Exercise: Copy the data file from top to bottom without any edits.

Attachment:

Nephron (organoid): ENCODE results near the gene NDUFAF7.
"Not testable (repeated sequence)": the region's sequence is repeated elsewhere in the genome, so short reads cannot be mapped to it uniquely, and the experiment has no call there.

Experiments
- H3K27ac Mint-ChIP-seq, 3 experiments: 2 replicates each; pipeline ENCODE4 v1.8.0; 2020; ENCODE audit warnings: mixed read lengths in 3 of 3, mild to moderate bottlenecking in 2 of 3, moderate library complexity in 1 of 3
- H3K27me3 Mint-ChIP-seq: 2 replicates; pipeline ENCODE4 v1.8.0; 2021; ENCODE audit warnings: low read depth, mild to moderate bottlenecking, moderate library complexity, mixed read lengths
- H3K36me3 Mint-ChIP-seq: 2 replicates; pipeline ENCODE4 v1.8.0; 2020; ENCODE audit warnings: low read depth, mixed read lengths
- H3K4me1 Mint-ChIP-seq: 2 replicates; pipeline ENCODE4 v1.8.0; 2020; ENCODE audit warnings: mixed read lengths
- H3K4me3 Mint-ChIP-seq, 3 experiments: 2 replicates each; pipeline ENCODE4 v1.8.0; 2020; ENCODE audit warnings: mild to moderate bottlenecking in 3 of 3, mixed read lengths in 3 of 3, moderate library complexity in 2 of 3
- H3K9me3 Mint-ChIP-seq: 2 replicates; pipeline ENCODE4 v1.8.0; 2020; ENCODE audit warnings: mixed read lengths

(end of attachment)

Nephron (organoid): ENCODE results near the gene NDUFAF7.
"Not testable (repeated sequence)": the region's sequence is repeated elsewhere in the genome, so short reads cannot be mapped to it uniquely, and the experiment has no call there.

Experiments
- H3K27ac Mint-ChIP-seq, 3 experiments: 2 replicates each; pipeline ENCODE4 v1.8.0; 2020; ENCODE audit warnings: mixed read lengths in 3 of 3, mild to moderate bottlenecking in 2 of 3, moderate library complexity in 1 of 3
- H3K27me3 Mint-ChIP-seq: 2 replicates; pipeline ENCODE4 v1.8.0; 2021; ENCODE audit warnings: low read depth, mild to moderate bottlenecking, moderate library complexity, mixed read lengths
- H3K36me3 Mint-ChIP-seq: 2 replicates; pipeline ENCODE4 v1.8.0; 2020; ENCODE audit warnings: low read depth, mixed read lengths
- H3K4me1 Mint-ChIP-seq: 2 replicates; pipeline ENCODE4 v1.8.0; 2020; ENCODE audit warnings: mixed read lengths
- H3K4me3 Mint-ChIP-seq, 3 experiments: 2 replicates each; pipeline ENCODE4 v1.8.0; 2020; ENCODE audit warnings: mild to moderate bottlenecking in 3 of 3, mixed read lengths in 3 of 3, moderate library complexity in 2 of 3
- H3K9me3 Mint-ChIP-seq: 2 replicates; pipeline ENCODE4 v1.8.0; 2020; ENCODE audit warnings: mixed read lengths